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Reported Clash Threatens to Derail Second Day of Darfur Talks


African Union-mediated negotiations in the Nigerian capital, Abuja, between the Sudanese government and Darfur rebels have been held up on their second day, amid accusations of an attack in the troubled province. The incident threatens to derail the overall talks, which have already been delayed by six months of deadlock.

Representatives from Darfur's rebel Justice and Equality Movement say government forces arrested three of their fighters in the city of El-Fasher, right in front of members of the African Union protection force.

They say they came under attack Friday, just as a new round of peace talks aimed at ending the civil war in Darfur was opening in Nigeria. The Justice and Equality Movement is one of two rebel groups fighting in the western province.

But a spokesman for the Sudanese delegation at the talks, Ibrahim Mohammed, told VOA he knew nothing about an attack.

"I have no idea about any clashes, since we moved and came to this point," Mr. Mohammed said. "We contacted back even early this morning, and they told me nothing about such clashes."

The opening of a second day of talks was delayed Saturday. AU representatives denied the delays were related to the alleged attack, saying only that consultations needed to be completed before negotiations could resume.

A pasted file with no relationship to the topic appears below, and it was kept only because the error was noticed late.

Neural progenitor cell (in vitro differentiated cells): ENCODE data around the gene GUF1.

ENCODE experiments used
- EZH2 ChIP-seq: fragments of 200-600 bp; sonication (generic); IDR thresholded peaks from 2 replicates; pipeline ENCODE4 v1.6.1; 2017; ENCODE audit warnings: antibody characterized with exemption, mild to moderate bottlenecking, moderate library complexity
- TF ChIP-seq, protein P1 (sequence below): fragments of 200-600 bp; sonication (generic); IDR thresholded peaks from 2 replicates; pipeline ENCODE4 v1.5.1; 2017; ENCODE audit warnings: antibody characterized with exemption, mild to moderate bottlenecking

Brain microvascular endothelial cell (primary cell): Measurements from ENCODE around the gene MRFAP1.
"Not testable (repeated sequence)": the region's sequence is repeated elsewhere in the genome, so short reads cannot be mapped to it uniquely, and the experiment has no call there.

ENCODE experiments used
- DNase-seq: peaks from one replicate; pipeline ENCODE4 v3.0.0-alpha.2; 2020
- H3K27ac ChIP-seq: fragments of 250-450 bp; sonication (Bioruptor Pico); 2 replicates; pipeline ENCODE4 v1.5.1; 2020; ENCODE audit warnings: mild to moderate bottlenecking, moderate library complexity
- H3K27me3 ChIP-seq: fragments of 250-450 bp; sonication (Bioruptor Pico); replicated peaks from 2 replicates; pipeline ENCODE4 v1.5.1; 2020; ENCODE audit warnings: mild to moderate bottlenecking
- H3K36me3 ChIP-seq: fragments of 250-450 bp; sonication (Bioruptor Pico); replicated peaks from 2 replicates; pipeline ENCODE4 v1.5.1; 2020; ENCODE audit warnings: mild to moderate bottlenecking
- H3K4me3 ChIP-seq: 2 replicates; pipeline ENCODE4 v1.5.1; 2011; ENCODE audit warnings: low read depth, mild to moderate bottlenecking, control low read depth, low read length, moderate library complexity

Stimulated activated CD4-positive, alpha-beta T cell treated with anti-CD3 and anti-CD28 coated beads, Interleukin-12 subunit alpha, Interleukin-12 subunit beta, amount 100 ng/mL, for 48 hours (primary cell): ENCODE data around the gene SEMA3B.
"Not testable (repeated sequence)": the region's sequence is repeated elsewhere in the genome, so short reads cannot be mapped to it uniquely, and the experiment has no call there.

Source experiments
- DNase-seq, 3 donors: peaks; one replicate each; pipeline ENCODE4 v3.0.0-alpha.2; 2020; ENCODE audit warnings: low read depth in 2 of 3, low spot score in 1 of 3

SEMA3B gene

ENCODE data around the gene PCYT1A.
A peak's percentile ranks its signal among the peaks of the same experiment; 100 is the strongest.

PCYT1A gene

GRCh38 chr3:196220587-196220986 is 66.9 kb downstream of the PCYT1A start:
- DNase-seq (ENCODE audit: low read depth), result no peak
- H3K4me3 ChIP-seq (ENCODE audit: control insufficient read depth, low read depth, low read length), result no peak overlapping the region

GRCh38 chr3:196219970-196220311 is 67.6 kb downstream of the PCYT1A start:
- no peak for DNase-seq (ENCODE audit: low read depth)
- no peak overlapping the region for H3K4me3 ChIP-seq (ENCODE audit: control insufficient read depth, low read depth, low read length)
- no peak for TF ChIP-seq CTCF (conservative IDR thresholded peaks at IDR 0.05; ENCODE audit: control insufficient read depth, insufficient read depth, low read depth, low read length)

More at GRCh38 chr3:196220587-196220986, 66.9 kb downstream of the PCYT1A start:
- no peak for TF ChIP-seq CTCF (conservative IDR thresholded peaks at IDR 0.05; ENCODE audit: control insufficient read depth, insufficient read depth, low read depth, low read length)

The United Nations' representative at the talks, Jan Pronk, at the opening ceremony Friday expressed his hope that this latest Darfur roundtable would bring some relief to the province's people, tens of thousands of whom have been killed in a civil war that broke out in early 2003.

"It's a matter of justice," he stressed. "It's a matter of freedom. It's a matter of independence. It's a matter of peace."

But, he said, there is only so much the international body could do.

"We, in the United Nations can help," he said. "We have ideas. But finally, it has to be, of course, the outcome of a domestic process."

Currently, the African Union, and not the United Nations, is in charge of security for monitors of an April 2004 cease-fire, which is routinely violated by rebels, Sudan's army, and pro-government militias, known as Janjaweed.

The African Union has around 2,300 troops on the ground to protect cease-fire monitors. Their limited mandate means they have little power to intervene to protect the civilian population that has been the target of most of the violence.

With the help of European Union and NATO airlifts, the African grouping is hoping to boost its presence on the ground to more than 6,000 troops by September.

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